Thursday, May 7, 2009

Sermon for March 3-4

The Second Midweek in Lent
March 3-4, 2009
Text: Exodus 20:12

Dear Friends in Christ,
As we resume our series on the Ten Commandments, it is perhaps important to consider what we have learned in First Table of the Law. All sins are violations of the First Commandment. We sin because we do not fear, love and trust in God above all things. Second, the law serves a threefold purpose. But the purpose that is always of most concern to us is the second use of the law - that is the law as a mirror to show us our sins.

The Ten Commandments, as we have often noted, don’t naturally fit into ten comments. Organizing them into Ten Commands is structure that has been imposed upon Exodus 20. This why there are several different versions of the Ten Commandments. They’re all taken from Exodus 20 and simply organized in different ways. But early on there was also a twofold organization of the law. Christ even acknowledges this when He quotes a verse from Deuteronomy that had become the Rabbinic summary of the law - Love the Lord your God will all your mind, all heart and all your soul, and love your neighbor as yourself. So the first half of the law, which we considered in Advent is about our relationship with God. The second half, which we will now consider, is about relationship with our fellow man.

The Fourth Commandment is normally placed in the second table of the Law, but it really serves as a transition. For it is the house father that is to see that his children are brought up in the fear and admonition of the Lord. The father in particular acts as God’s representative in the home. He is to be a mirror of our heavenly Father. It is well that we make note of the fact that children who are abused by their earthly fathers often have a hard time trusting in God the Father.

What is it that we are commanded in the Fourth Commandment. We are to obey our parents, right? No. That’s that what is says. We are to honor our parents and this also then extends to other authorities. A school teacher acts in loco parentes - that is in place of the parent. Kings historically presented themselves as the father of their nation and called their subjects their children. But lets get back to the verb, that is the action here. We are to honor them. What does that mean? It’s a little more slippery and a little harder to quantify.

Consider this rather horrific example. A father has a teenage son and daughter. He commands the son to have sexual relations with his sister. Now, how do these two children honor their father? By refusing to obey him. If necessary by calling the police or other authorities to intervene. One might say how is having your own father carted off to jail honoring him? But it is when it is preventing some evil. Honor is about doing what is good and right. Many times, for children, it means to obey. But regardless of everything else, one honors their father and mother when they do that which is right.

Even as adults, we are bring honor to our parents. We are live our lives in such a way that it bring credit and praise to our parents. Nor does this end when our parents die. We honor their memory by continuing to do right. This extends even to how our parents are treated in death. Do we make certain that they have a proper funeral? Do we make certain their grave is proper marked and tended, and so forth? One of the scourges of a mobile society is that many people no longer live in the communities where their parents are buried. In these things we honor our parents.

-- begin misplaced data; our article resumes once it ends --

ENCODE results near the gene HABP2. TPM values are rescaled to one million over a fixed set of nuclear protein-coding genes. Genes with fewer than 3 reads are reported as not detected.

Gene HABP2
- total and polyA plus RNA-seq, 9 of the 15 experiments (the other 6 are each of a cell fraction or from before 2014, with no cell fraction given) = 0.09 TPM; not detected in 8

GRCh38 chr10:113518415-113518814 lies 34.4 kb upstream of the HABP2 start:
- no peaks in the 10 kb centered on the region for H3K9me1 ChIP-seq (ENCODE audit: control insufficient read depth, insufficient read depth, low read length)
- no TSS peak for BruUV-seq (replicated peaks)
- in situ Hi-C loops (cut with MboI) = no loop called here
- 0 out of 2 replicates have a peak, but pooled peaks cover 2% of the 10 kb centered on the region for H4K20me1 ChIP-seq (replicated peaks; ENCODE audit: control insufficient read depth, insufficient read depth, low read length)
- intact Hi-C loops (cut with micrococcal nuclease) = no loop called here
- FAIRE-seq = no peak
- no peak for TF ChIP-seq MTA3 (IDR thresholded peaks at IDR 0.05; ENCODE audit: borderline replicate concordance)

What about matters of religion? What if our parents, particularly our fathers were rank unbelievers? First that we must say that they clung to that which is false. Honoring our parents is never about rewriting the past. So we must be honest. But then we, who know the truth of Jesus Christ, cling that truth. Though our parents might not think this is honoring them, it is. It is honoring them because we are clinging to the truth of God’s Word. You see honoring someone is not about what they feel, emotionally, is an honor. It is an objective thing. You are objectively bringing honor to their name. So a Christian who is the child of rank unbelievers fulfills the Fourth Commandment by remaining a faithful believer.

As in all the Commandments, the Fourth Commandment is an expression of God’s will for our lives. We show love for God and our parents by bringing honor to their name. But we also understand that no matter how hard we seek to do this, we will always fall short. We can never do perfectly, with a perfect hart, all that is required of us. The best we can do is a superficial, outward fulfillment. When we see this, the Fourth Commandment has become God’s mirror showing us our sins. Only Christ fulfills the law perfectly. He did that in our place. In the cross, He makes His obedience our obedience. And so for us, The Fourth Commandment, as well as all the comments, makes us flee to the cross. For there our sins were covered.

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